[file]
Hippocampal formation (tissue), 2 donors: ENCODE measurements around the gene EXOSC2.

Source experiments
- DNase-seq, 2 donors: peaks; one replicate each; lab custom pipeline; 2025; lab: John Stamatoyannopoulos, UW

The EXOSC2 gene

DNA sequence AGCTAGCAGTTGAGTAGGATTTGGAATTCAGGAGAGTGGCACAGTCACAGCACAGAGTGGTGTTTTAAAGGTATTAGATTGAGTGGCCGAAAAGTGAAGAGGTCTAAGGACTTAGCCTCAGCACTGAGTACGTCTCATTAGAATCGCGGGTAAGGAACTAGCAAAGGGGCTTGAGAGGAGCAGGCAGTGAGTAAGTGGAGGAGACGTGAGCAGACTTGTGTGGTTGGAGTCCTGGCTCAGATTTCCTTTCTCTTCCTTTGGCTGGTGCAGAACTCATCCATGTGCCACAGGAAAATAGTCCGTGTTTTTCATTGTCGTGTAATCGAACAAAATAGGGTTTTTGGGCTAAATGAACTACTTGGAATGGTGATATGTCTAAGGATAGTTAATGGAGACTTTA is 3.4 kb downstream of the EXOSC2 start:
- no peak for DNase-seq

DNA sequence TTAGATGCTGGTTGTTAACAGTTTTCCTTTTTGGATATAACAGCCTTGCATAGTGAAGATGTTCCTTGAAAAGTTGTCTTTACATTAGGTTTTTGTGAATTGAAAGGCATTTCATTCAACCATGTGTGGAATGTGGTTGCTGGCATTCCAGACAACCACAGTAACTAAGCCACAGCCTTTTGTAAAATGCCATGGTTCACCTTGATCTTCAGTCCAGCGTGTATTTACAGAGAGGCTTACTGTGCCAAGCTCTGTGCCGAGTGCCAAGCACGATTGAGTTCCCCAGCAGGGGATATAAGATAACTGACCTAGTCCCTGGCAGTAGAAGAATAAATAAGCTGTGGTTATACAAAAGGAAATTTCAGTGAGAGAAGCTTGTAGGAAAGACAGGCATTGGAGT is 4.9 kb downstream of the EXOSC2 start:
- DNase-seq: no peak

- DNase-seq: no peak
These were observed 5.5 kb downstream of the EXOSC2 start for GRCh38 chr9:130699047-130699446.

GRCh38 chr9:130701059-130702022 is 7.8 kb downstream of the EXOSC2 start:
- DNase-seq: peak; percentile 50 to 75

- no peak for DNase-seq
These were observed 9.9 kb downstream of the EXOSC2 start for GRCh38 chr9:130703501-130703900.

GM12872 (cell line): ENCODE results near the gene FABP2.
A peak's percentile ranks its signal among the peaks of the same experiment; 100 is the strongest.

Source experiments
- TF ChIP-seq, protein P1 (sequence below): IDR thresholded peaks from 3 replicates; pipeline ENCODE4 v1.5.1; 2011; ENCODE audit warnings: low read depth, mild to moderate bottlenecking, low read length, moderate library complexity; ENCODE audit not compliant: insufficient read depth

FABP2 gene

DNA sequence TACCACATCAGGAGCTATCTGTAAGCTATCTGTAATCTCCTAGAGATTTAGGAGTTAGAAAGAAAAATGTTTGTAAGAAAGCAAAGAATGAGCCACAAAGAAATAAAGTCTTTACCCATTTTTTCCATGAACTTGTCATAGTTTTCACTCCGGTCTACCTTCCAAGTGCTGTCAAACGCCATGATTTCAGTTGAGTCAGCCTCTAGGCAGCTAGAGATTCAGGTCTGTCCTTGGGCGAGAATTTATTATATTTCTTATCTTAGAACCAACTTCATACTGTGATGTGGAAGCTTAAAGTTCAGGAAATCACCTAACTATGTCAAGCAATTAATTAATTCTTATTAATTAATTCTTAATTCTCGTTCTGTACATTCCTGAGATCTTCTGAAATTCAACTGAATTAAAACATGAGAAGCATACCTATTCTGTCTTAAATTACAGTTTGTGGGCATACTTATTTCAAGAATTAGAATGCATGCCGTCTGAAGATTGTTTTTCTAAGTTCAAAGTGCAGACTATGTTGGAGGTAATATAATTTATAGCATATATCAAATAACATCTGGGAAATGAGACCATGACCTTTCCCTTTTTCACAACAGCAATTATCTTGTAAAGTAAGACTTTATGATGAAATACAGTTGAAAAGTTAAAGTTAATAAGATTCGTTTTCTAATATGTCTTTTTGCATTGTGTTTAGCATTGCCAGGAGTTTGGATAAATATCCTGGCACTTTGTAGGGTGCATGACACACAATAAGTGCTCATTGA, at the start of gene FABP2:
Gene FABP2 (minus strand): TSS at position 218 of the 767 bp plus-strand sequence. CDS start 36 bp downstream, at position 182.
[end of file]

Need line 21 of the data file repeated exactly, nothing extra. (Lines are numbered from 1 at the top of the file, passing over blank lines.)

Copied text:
Gene FABP2 (minus strand): TSS at position 218 of the 767 bp plus-strand sequence. CDS start 36 bp downstream, at position 182.